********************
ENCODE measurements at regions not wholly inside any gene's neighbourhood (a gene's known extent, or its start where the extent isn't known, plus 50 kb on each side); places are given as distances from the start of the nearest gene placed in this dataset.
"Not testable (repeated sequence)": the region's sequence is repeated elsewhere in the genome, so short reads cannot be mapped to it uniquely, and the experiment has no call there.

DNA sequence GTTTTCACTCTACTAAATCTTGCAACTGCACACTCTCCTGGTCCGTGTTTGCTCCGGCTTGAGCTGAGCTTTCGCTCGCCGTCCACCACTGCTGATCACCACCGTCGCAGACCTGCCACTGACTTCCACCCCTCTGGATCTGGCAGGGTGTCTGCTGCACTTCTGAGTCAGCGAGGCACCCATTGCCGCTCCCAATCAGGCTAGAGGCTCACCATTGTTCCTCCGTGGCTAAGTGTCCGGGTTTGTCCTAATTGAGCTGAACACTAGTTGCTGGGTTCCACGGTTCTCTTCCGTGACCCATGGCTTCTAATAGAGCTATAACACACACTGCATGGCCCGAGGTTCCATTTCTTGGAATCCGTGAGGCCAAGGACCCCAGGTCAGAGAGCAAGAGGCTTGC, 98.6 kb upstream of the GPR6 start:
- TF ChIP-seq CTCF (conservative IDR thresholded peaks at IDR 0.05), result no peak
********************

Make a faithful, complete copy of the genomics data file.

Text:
ENCODE measurements at regions not wholly inside any gene's neighbourhood (a gene's known extent, or its start where the extent isn't known, plus 50 kb on each side); places are given as distances from the start of the nearest gene placed in this dataset.
"Not testable (repeated sequence)": the region's sequence is repeated elsewhere in the genome, so short reads cannot be mapped to it uniquely, and the experiment has no call there.

DNA sequence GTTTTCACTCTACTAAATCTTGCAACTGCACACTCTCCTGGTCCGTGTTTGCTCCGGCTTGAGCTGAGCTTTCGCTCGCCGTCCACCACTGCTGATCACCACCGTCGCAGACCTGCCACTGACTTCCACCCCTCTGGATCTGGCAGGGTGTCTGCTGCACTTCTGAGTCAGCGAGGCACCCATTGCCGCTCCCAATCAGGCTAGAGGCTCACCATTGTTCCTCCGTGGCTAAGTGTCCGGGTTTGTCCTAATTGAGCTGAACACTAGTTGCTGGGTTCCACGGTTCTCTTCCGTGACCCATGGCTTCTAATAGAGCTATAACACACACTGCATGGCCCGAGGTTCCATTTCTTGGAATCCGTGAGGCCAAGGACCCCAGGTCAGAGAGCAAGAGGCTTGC, 98.6 kb upstream of the GPR6 start:
- TF ChIP-seq CTCF (conservative IDR thresholded peaks at IDR 0.05), result no peak